Volkswagens are the perfect cars to have when you want to stay comfortable on your commute around the Sound between Olympia and Seattle, tackle forest roads, or just enjoy a cruise along the Pacific coast. Transmission problems can take the fun out of your drive, but even if you can live with them, minor issues shouldn't be ignored: what may start out as some gear hunting or hard shifts can quickly turn into a failure that will keep your VW from moving. Here's what you should look for when trying to identify problems with your Volkswagen's gearbox, whether you have a manual, an automatic or a DSG.
When you push down on your VW's clutch pedal, you're moving a fork attached to the throwout bearing. This bearing carries the clutch and is mounted on the input shaft. Let go of the pedal, and the clutch slides forward, riding against the flywheel, which is attached to the engine's crankshaft. Power is transferred between the engine and transmission using this connection. The clutch is covered in a material that's similar to the lining used on brakes, helping it grip the flywheel. With each shift, a little of that material is scrubbed off.
Inside the transmission, the input shaft spins against the output shaft, and the output shaft spins the differential, which transfers power to the CV axles and finally the wheels. Both the input shaft and output shaft are covered in gears. When you move the shift lever, you're moving forks inside the transmission which push down on synchros. These synchros lock different gear sets to the shafts, changing the gear ratio.
German for “Direkt Schalt Getriebe,” this name literally means “Direct Shift Gearbox.“ A DSG works a lot like a manual transmission, except instead of a direct connection between the input and output shafts, the input shaft drives two shafts connected by clutches. One of these shafts is hollow and short, while the other one is long and sits inside the first shaft. The gears are split between these shafts, with one carrying the even gears and the other carrying the odd gears.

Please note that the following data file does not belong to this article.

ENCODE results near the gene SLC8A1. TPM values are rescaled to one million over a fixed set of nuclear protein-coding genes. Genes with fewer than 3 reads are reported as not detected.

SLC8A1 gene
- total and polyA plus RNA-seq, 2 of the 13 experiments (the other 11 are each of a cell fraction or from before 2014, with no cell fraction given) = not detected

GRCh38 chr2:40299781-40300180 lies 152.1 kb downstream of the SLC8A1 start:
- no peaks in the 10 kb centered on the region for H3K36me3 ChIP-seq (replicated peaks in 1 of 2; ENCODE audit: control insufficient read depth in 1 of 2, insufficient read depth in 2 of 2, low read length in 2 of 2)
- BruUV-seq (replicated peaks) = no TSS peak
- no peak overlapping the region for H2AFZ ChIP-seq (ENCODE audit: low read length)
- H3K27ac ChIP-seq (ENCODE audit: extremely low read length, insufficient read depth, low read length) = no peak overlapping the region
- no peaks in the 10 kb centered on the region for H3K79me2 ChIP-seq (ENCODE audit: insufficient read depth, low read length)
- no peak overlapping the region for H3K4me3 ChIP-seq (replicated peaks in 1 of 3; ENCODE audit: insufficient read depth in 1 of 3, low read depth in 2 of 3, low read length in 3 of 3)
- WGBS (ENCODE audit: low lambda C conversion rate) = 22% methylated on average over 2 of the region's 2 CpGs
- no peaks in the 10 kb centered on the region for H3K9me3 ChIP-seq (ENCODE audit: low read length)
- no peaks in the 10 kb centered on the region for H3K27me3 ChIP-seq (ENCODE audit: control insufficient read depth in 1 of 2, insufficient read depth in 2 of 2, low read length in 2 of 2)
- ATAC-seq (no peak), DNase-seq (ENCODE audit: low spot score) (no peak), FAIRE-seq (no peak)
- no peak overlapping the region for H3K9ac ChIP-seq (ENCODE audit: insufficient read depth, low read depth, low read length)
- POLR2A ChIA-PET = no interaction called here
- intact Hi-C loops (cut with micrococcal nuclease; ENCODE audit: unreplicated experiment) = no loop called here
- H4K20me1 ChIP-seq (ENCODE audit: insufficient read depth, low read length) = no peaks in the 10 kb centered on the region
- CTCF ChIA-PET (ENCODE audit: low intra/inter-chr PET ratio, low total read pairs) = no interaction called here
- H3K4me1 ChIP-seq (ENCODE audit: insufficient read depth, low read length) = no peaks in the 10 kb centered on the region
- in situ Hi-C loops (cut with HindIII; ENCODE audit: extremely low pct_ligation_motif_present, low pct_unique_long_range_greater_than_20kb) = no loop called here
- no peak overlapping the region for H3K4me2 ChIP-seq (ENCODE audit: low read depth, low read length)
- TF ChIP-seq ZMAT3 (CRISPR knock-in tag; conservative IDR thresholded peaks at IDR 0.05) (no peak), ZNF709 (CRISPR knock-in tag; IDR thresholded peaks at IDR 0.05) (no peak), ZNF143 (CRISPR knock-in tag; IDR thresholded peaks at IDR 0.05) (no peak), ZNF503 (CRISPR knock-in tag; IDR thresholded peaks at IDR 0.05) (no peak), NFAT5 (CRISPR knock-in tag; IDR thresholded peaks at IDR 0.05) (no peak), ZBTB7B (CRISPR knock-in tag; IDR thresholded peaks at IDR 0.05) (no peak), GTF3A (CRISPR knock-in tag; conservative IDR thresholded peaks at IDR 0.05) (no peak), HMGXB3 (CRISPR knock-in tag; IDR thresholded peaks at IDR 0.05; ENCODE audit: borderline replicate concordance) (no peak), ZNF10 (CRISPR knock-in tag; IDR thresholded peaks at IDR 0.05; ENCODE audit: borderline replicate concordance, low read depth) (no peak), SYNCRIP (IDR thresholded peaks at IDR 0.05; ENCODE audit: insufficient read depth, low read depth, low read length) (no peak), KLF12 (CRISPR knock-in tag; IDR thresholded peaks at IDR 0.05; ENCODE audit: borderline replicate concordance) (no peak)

This separation allows two sets of gears to be locked at the same time. To shift up or down, the clutches engage and disengage, switching which geared shaft is connected to the input shaft. This allows for very fast shifts: once the gears change, servos can engage the next gear so it's ready when power shifts between shafts again. There's no need for a clutch between the engine and transmission, since both drive clutches can disengage for neutral. Since everything is electronically controlled, the transmission can also be set up to shift itself, just like an automatic transmission.
On an automatic transmission, power is transferred between the engine and transmission using a torque converter. Inside this donut-shaped device, fins on the input (engine) side spin around, moving fluid. In turn, this fluid movement pushes fins on the output (transmission) side, spinning the gears inside the transmission. The converter can “lock up“ at steady speeds, connecting the engine and transmission directly for increased efficiency.